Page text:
Introduction: MacGyver a Welding Helmet to View the Solar Eclipse

So, I couldn't find any eclipse glasses, but I couldn't let that stop me. The essence of MacGyvering is overcoming obstacles with whatever you have at hand. I hacked together a TV remote control, a bottle cap, and an auto-darkening welding helmet to make a capable and safe eclipse viewer.

The basic principle of this thing is to used the pulsed infrared light from a cheap remote control to "trick" a normally automatic welding helmet into being a useful viewer for solar eclipses or other super bright stuff.

In this Instructable, I spent some time packing information into the images. Be sure to see the annotations on the images for extra details, ideas, and facts useful to any aspiring MacGyver types.

I have mixed feelings about the way that so much tutorial content has become video-based, but in this case, I felt it was useful and afforded some good opportunities to teach. For example, in the video I use a custom infrared viewer to show exactly what the remote is doing in the infrared. Enjoy.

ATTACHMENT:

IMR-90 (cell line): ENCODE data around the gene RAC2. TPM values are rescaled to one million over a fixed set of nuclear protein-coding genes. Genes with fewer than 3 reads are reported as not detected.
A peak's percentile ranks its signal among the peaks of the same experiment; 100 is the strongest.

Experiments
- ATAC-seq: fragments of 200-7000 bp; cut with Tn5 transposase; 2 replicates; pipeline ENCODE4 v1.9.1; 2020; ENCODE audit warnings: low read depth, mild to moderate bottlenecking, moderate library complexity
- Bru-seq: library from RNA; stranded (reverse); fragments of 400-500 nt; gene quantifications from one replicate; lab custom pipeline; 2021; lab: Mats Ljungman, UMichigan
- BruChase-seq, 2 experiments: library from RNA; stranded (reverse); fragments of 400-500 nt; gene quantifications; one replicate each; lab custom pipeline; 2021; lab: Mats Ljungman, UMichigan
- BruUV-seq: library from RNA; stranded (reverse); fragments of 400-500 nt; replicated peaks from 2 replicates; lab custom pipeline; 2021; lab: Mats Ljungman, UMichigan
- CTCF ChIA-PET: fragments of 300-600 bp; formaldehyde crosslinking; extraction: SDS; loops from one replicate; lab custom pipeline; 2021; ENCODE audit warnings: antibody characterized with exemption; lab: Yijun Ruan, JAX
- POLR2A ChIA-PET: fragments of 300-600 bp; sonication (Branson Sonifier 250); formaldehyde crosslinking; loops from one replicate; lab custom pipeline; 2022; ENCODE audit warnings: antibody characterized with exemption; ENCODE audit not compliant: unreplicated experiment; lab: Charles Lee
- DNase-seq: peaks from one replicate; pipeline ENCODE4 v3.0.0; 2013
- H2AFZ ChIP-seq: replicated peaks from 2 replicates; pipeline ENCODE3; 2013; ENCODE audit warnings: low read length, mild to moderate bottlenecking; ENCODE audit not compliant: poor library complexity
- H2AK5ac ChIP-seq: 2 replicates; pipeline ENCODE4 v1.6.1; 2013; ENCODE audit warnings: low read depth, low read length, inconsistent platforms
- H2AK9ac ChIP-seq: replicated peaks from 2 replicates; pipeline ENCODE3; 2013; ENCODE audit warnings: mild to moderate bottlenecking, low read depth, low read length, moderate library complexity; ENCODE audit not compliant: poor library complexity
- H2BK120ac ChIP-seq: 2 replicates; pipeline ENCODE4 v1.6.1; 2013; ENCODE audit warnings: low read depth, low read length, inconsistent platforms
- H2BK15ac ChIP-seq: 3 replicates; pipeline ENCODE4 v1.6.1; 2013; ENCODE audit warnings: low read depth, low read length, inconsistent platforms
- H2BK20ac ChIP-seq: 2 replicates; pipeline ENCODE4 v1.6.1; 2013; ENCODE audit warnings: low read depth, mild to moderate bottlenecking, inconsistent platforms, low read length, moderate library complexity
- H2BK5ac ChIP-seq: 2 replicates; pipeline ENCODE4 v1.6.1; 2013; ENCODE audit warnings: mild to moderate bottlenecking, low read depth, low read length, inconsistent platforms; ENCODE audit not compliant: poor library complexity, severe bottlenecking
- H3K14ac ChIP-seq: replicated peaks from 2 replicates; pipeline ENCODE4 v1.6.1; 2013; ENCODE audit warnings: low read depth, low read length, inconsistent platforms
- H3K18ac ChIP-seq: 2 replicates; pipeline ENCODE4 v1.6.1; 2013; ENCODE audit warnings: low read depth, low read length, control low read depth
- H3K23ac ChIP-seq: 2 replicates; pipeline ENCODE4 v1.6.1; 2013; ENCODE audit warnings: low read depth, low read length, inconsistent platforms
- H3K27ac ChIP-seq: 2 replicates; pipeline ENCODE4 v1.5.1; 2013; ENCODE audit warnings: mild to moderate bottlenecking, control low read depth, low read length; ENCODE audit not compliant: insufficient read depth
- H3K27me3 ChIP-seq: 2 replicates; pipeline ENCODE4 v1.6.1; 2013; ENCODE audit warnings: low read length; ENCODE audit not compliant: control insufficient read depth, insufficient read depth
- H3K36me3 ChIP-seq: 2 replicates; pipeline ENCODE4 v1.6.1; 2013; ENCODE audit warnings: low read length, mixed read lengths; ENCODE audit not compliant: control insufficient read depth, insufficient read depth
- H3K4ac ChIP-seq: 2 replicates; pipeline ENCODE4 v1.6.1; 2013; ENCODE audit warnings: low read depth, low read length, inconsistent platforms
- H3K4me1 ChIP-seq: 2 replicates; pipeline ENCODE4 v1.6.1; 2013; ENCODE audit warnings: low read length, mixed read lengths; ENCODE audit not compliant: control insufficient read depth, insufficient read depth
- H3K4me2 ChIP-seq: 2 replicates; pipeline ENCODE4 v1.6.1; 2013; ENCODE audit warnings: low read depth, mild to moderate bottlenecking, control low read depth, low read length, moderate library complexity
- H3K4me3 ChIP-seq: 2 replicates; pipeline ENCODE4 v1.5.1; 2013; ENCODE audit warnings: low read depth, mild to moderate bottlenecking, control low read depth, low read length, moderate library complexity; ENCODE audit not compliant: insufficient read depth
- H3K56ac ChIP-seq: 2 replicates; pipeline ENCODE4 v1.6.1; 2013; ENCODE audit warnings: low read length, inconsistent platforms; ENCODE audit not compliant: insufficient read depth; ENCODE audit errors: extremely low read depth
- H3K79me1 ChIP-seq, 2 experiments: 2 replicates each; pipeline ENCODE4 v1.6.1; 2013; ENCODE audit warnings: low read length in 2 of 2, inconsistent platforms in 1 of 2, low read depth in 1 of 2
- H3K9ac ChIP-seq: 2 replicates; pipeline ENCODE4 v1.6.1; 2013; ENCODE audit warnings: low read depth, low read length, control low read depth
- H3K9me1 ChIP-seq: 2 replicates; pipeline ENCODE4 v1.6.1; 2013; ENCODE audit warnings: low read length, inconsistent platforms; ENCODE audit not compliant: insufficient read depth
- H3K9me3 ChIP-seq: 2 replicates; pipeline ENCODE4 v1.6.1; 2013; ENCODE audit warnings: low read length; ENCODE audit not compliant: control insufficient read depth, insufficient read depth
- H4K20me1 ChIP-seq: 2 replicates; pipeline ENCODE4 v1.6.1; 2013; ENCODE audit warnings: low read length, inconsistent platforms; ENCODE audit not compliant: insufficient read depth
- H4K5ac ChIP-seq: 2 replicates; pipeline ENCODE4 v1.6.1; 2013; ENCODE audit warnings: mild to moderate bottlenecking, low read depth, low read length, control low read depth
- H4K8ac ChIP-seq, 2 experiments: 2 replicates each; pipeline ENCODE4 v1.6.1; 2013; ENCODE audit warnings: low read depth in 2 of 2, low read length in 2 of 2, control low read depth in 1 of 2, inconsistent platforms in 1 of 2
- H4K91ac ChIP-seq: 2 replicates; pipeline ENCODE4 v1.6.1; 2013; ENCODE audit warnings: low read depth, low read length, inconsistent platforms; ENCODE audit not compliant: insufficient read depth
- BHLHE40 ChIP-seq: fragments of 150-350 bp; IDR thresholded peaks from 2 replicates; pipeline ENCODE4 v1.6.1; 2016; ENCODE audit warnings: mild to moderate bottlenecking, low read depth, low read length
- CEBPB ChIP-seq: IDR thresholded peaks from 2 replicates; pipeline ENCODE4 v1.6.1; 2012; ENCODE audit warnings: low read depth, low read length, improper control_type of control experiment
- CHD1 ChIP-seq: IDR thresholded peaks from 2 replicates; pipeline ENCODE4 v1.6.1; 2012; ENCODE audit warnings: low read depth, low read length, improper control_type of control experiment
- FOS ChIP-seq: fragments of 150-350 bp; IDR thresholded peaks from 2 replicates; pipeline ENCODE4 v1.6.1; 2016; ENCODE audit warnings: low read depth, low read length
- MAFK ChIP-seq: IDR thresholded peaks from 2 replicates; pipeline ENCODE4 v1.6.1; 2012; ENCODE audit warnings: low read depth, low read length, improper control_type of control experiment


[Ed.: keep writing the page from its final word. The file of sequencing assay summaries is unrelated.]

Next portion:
Step 1: Materials List

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Gather up these materials:

  • Autodarkening welding helmet (this is a Harbor Freight 46092)
  • Alcohol or cleaner (this is cheap vodka - a great cleaner and disinfectant)
  • Aluminum foil tape or light blocking tape (2", Nashua)
  • 2"/50mm plastic cap from bottle (I don't know what this one came from, actually)
  • Small remote control (mine was from a toy media thingy)
  • Paper towels (like these - roll type or a cloth will work, too)
  • Hot glue gun (Adtech Pro 100)
  • Not pictured - black hot glue sticks. I strongly prefer Surebonder 707.
    • Of course, normal hot glue will work, too - or doublestick tape, or the foil tape.

Step 2: Clean Your Helmet

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Pour some alcohol on the paper towel and clean your helmet. You should do this even if it's a new helmet - it may have oily residue from manufacturing. Mine was filthy from years of welding and grinding.

You only need to clean the area where you are going to stick the remote control. If you were in a tight spot and didn't have alcohol or a paper towel, you could use the condensation from your breath, and the cleanest part of your shirt or pants to clean as well as you could.